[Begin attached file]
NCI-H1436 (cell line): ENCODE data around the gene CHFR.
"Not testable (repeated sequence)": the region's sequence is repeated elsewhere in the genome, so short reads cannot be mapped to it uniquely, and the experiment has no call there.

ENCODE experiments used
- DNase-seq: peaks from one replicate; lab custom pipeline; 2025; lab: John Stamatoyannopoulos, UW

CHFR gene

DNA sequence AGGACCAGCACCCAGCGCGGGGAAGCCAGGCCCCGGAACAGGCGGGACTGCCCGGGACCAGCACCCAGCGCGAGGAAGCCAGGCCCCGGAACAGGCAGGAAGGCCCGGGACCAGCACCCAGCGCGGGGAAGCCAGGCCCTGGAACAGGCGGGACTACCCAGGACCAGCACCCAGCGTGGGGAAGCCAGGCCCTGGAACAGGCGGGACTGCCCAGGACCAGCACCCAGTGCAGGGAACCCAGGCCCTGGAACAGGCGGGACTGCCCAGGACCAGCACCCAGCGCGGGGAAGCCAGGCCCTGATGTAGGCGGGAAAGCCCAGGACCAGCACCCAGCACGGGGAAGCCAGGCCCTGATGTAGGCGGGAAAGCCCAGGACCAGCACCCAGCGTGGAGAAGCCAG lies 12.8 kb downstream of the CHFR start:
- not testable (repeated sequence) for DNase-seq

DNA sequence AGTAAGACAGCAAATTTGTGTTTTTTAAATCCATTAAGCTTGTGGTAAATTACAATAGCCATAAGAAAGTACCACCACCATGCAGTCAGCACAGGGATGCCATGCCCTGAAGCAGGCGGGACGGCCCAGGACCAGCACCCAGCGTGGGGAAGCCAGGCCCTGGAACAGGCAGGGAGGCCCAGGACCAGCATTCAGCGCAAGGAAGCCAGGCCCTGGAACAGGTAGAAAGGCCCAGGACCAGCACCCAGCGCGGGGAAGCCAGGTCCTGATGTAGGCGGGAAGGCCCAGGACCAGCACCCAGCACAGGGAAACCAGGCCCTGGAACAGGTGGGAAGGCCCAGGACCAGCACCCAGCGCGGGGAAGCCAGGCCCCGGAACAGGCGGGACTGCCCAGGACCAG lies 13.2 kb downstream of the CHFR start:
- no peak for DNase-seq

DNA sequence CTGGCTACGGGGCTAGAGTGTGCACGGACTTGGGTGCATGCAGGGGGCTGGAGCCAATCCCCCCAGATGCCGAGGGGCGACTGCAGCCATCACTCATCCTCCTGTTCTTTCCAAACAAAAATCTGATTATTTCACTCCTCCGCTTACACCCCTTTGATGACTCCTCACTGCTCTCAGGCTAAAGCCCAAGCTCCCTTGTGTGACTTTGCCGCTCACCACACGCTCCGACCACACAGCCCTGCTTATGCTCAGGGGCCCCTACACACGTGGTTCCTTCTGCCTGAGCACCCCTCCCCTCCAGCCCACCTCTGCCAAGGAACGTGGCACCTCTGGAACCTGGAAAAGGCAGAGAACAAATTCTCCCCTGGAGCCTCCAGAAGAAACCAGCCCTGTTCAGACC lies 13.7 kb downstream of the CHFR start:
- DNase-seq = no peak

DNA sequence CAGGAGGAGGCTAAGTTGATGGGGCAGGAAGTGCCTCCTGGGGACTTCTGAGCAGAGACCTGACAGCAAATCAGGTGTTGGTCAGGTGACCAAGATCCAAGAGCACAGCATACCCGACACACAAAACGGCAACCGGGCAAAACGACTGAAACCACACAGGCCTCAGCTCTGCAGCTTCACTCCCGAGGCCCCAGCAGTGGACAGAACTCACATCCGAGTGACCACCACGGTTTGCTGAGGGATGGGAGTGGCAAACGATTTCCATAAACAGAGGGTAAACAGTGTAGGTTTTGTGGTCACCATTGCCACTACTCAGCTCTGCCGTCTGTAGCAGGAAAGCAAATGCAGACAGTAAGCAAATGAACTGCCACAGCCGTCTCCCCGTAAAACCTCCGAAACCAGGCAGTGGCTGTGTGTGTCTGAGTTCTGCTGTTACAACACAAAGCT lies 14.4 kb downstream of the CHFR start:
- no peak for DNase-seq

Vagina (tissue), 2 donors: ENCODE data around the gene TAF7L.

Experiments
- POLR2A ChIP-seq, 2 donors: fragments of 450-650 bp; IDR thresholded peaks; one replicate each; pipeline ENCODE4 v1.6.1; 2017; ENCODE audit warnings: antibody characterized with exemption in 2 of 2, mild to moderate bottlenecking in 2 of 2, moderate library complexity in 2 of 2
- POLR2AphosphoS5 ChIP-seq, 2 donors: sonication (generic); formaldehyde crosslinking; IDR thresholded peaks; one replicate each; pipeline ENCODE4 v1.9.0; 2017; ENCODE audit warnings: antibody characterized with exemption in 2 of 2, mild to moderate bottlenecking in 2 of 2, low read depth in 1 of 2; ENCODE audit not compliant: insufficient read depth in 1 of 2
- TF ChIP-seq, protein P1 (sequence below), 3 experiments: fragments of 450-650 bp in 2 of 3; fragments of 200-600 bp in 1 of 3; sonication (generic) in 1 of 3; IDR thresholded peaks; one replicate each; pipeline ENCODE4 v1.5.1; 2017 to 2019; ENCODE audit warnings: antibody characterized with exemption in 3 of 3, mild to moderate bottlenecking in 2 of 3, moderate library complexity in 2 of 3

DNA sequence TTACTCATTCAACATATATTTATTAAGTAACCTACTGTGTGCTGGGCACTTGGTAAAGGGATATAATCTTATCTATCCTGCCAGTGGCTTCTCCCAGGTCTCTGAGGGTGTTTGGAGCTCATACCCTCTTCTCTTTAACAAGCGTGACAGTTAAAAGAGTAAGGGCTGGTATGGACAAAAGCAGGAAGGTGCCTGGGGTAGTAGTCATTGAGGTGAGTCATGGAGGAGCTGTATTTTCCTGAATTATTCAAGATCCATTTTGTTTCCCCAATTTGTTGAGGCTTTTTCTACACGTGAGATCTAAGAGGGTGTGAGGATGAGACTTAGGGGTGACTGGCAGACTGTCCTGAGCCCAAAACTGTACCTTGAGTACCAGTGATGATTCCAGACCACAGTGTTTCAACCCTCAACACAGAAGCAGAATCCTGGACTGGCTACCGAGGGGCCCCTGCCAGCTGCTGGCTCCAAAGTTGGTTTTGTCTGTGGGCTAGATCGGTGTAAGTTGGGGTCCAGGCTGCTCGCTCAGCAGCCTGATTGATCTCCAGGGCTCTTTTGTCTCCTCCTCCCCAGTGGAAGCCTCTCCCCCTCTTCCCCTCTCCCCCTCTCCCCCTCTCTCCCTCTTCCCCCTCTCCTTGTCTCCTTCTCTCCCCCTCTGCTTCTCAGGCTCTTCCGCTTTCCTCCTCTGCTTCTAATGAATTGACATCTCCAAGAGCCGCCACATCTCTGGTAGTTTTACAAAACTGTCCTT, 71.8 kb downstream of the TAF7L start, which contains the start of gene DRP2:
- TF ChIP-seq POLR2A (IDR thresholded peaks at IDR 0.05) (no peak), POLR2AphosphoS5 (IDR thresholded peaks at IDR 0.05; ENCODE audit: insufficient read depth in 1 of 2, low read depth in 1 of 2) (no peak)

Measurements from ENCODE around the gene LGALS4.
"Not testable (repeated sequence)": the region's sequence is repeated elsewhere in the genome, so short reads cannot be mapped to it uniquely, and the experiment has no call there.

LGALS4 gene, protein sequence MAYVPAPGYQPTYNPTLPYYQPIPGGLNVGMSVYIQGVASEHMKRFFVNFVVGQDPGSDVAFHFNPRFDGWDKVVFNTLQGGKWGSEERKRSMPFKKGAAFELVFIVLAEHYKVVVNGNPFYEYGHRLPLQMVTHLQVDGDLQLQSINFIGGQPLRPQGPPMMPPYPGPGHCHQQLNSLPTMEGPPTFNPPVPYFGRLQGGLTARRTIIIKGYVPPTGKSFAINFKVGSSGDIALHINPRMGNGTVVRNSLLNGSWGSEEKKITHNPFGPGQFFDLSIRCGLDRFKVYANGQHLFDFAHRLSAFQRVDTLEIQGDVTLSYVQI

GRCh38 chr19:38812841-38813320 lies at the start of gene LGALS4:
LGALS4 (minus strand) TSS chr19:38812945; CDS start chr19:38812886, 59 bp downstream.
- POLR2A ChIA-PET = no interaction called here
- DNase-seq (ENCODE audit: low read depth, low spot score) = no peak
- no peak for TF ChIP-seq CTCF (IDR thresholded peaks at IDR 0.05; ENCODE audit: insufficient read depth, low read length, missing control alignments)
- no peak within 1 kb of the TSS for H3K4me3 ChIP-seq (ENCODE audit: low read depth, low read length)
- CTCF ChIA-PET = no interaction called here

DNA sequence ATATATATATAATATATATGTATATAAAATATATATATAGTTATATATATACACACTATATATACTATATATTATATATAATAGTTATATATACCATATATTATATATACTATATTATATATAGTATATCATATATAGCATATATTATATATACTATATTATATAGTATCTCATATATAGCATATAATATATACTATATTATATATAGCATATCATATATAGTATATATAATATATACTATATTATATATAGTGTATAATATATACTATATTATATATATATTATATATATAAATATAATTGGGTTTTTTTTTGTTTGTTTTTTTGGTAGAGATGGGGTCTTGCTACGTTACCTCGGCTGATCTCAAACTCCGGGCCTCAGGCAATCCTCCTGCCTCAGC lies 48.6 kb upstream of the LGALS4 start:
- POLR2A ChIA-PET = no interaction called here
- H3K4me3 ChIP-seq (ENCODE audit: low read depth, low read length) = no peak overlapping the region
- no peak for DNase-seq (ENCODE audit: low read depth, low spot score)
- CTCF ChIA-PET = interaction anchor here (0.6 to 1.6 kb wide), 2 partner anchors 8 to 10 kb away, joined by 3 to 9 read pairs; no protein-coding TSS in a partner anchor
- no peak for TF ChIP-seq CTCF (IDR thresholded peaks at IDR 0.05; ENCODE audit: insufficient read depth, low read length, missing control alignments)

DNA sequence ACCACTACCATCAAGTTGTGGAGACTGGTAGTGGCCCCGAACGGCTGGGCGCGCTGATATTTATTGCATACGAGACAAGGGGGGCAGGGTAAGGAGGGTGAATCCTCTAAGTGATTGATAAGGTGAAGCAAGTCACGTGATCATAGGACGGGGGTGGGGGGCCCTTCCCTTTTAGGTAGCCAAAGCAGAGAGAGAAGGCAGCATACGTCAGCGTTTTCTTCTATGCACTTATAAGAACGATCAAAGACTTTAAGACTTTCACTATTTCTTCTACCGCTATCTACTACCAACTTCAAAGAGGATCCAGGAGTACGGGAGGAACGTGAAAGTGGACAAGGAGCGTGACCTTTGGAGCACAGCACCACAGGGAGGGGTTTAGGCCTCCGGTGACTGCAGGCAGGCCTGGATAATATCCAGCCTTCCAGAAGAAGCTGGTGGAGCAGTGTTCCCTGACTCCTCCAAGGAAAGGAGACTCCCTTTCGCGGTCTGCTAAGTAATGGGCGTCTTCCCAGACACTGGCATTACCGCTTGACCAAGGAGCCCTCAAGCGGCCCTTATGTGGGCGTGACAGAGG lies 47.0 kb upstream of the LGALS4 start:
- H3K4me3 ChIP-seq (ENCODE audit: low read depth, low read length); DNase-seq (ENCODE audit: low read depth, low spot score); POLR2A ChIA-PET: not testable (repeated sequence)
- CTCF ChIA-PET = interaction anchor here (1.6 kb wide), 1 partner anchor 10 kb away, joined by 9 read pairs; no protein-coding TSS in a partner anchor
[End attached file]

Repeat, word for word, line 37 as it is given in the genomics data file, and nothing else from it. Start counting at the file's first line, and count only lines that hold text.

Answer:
DNA sequence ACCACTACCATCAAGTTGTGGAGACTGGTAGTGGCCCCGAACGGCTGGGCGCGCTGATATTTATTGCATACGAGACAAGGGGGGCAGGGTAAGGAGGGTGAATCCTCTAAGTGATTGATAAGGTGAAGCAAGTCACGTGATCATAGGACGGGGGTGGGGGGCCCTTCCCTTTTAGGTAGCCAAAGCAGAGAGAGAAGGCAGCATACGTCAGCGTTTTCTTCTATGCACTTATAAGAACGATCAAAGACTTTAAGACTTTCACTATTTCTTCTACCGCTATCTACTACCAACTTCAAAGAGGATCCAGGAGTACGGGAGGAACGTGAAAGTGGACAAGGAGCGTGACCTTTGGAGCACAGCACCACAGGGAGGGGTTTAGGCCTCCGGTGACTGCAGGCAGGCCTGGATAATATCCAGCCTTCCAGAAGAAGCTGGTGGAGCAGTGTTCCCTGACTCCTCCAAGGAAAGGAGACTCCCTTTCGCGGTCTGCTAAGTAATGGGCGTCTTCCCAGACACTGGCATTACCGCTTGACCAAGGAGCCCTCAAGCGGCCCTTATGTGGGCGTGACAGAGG lies 47.0 kb upstream of the LGALS4 start: